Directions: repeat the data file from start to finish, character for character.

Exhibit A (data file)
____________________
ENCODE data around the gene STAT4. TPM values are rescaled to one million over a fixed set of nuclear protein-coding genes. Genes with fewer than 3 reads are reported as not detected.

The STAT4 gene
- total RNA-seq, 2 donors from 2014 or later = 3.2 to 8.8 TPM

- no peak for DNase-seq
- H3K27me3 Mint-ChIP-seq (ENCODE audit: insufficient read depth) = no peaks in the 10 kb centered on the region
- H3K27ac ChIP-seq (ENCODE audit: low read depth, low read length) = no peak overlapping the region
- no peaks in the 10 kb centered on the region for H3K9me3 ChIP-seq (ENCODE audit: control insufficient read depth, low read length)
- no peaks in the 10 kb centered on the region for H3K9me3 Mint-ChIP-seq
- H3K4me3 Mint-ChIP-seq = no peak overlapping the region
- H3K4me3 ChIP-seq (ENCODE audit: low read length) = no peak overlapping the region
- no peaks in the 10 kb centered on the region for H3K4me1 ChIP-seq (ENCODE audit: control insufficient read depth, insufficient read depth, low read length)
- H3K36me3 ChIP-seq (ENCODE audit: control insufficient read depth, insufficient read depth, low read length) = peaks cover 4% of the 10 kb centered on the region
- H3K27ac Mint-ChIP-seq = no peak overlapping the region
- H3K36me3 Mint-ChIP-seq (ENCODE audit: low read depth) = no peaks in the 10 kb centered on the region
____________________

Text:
ENCODE data around the gene STAT4. TPM values are rescaled to one million over a fixed set of nuclear protein-coding genes. Genes with fewer than 3 reads are reported as not detected.

The STAT4 gene
- total RNA-seq, 2 donors from 2014 or later = 3.2 to 8.8 TPM

- no peak for DNase-seq
- H3K27me3 Mint-ChIP-seq (ENCODE audit: insufficient read depth) = no peaks in the 10 kb centered on the region
- H3K27ac ChIP-seq (ENCODE audit: low read depth, low read length) = no peak overlapping the region
- no peaks in the 10 kb centered on the region for H3K9me3 ChIP-seq (ENCODE audit: control insufficient read depth, low read length)
- no peaks in the 10 kb centered on the region for H3K9me3 Mint-ChIP-seq
- H3K4me3 Mint-ChIP-seq = no peak overlapping the region
- H3K4me3 ChIP-seq (ENCODE audit: low read length) = no peak overlapping the region
- no peaks in the 10 kb centered on the region for H3K4me1 ChIP-seq (ENCODE audit: control insufficient read depth, insufficient read depth, low read length)
- H3K36me3 ChIP-seq (ENCODE audit: control insufficient read depth, insufficient read depth, low read length) = peaks cover 4% of the 10 kb centered on the region
- H3K27ac Mint-ChIP-seq = no peak overlapping the region
- H3K36me3 Mint-ChIP-seq (ENCODE audit: low read depth) = no peaks in the 10 kb centered on the region